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Does the Volt Need a Jolt?

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Chevy has three months left to meet its sales goal of 10,000 Volts in 2011. (Photograph of a 2012 Volt courtesy of Andrew Plumb/Flickr)

Senior Obama administration officials are in Detroit today, visiting a Ford plant that makes green vehicles and touring the production line of the Chevrolet Volt.

The Volt hit the market late last year with a surge in attention, but its sales so far have been disappointing.

General Motors set a goal of selling 10,000 Volts in 2011. But with less than three months to go, the automaker has moved only 3,895 of the plug-in electric cars, which have an electric battery range of about 35 miles.

One of the Volt’s biggest problems is its hefty price tag. You may be saving on gas, but you’re paying $41,000 for the privilege. And with the economy suffering, that’s a hard sell.

Its closest rival in the electric car market, the Nissan Leaf, is $34,570, and has sold in higher numbers this year. The Leaf is purely electric, without the backup gas engine that the Volt features.

Even some of Chevrolet’s own cars are tough competition. Many of the people who arrive at a Chevy showroom to check out the Volt wind up leaving with the much less expensive Cruze, which has a base price of only $16,720.

Still, GM apparently has confidence. It plans to produce 50,000 Volts next year, compared with 16,000 in 2011. And sales of the Volt, while low, have climbed sharply in the past two months.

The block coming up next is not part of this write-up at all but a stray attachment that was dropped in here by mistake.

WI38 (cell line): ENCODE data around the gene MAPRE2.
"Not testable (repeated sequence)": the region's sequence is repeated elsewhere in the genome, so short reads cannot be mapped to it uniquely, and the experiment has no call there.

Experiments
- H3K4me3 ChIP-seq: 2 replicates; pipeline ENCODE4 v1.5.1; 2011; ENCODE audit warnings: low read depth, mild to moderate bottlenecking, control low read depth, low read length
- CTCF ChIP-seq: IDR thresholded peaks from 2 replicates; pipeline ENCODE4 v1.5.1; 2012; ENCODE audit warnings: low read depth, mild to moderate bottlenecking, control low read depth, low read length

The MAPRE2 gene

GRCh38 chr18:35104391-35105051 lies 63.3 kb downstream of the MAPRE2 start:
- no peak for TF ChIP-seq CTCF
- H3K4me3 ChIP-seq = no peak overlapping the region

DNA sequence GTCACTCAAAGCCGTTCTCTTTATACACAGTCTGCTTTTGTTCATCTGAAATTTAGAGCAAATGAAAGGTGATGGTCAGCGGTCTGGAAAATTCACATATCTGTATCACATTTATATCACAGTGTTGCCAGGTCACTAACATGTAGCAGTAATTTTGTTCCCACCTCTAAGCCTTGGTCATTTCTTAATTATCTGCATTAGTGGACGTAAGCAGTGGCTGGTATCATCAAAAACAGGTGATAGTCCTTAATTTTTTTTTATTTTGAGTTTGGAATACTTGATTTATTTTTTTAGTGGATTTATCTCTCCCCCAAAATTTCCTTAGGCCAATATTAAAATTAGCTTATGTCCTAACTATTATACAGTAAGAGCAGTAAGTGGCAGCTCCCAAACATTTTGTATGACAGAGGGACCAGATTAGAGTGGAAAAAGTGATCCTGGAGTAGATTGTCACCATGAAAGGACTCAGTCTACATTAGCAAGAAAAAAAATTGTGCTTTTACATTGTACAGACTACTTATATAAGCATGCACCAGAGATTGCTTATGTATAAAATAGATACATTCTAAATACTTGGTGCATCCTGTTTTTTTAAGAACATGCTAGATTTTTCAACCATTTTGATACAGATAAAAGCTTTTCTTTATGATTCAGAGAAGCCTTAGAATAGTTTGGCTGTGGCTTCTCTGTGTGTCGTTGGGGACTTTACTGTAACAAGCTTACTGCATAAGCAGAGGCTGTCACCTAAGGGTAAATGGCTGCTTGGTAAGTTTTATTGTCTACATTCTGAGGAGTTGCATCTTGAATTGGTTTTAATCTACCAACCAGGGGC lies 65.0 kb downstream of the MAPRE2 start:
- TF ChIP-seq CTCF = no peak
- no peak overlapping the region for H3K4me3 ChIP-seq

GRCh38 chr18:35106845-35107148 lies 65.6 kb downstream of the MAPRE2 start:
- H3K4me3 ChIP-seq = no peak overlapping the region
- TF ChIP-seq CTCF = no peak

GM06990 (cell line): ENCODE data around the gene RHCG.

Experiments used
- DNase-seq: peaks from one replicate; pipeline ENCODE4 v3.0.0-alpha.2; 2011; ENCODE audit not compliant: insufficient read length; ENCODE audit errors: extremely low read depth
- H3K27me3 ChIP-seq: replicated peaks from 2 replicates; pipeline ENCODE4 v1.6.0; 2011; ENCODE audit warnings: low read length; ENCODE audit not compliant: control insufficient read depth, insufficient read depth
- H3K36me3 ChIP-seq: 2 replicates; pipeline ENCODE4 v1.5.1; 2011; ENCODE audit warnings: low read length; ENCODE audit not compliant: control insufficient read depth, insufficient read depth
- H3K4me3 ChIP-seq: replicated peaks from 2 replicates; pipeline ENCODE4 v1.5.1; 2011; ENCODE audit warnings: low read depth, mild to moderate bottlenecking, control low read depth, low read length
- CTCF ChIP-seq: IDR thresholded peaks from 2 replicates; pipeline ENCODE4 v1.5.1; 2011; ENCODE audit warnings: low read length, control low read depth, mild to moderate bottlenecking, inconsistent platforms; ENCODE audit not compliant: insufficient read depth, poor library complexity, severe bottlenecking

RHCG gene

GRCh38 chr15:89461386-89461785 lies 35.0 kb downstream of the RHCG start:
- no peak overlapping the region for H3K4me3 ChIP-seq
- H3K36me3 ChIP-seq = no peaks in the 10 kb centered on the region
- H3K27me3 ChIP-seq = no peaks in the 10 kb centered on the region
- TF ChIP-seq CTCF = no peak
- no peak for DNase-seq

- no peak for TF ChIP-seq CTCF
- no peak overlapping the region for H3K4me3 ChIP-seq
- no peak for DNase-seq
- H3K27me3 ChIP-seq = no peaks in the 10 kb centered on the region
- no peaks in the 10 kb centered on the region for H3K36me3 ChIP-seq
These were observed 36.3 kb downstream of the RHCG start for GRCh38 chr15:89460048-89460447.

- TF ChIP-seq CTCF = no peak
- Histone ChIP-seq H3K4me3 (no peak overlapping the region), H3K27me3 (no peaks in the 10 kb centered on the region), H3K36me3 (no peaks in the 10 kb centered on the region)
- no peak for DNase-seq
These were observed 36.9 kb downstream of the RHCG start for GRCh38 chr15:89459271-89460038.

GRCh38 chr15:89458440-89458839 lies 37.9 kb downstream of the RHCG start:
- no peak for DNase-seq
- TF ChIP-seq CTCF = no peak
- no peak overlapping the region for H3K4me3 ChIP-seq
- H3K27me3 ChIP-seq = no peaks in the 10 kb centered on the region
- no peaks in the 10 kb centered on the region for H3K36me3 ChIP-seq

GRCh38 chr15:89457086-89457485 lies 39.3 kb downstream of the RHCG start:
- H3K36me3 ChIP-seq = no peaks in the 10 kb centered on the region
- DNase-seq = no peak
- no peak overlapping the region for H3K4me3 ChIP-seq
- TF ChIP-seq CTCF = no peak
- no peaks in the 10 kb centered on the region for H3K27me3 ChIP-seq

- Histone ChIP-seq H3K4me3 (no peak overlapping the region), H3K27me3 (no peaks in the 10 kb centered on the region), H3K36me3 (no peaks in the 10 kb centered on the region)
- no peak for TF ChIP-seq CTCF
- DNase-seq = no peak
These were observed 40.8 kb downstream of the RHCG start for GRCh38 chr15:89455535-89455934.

Both the Volt and the Leaf are eligible for a $7,500 federal tax credit – though there have been reports that some GM dealers found a way to game the system and keep that credit for themselves.

A GM spokesman told the Chicago Tribune that the Volt is just now hitting showrooms across the country. Until now, the car had only been available in seven test markets, including Michigan, New York and California. And a wrinkle in California law made it difficult for Volt buyers to qualify for a $5,000 state tax rebate that the Leaf and some hybrids were eligible for. But it does qualify for incentives in some states.

Potential Volt buyers have had to weigh whether the Volt would pay off in the end. So, about how long would it take to make up for the premium that you’d pay for a Volt?

Say you drive an average of 40 miles a day. In Chevrolet’s Cruze Eco, which costs $19,245 and gets 42 mpg, you’d be paying about the average cost of a gallon of gas, $3.43, to commute each day – or $1,252 per year.

Now, the Volt. First, let’s take the tax credit off of the MSRP. That brings the Volt to $33,500. With fuel efficiency rating of 37 kilowatt hours per 100 miles and an average price of $.12 per kilowatt hour, your daily commute cost goes down to $1.73—an annual savings of $620. But you’re still paying a $14,255 premium … which would take about 23 years to pay off, at current gas prices.

Still, you get to use the HOV lanes in some states, which may be well worth the cost in the time you save. Plus, you’re getting state-of-the-art technology and helping save the environment, and it’s harder to put a price on that.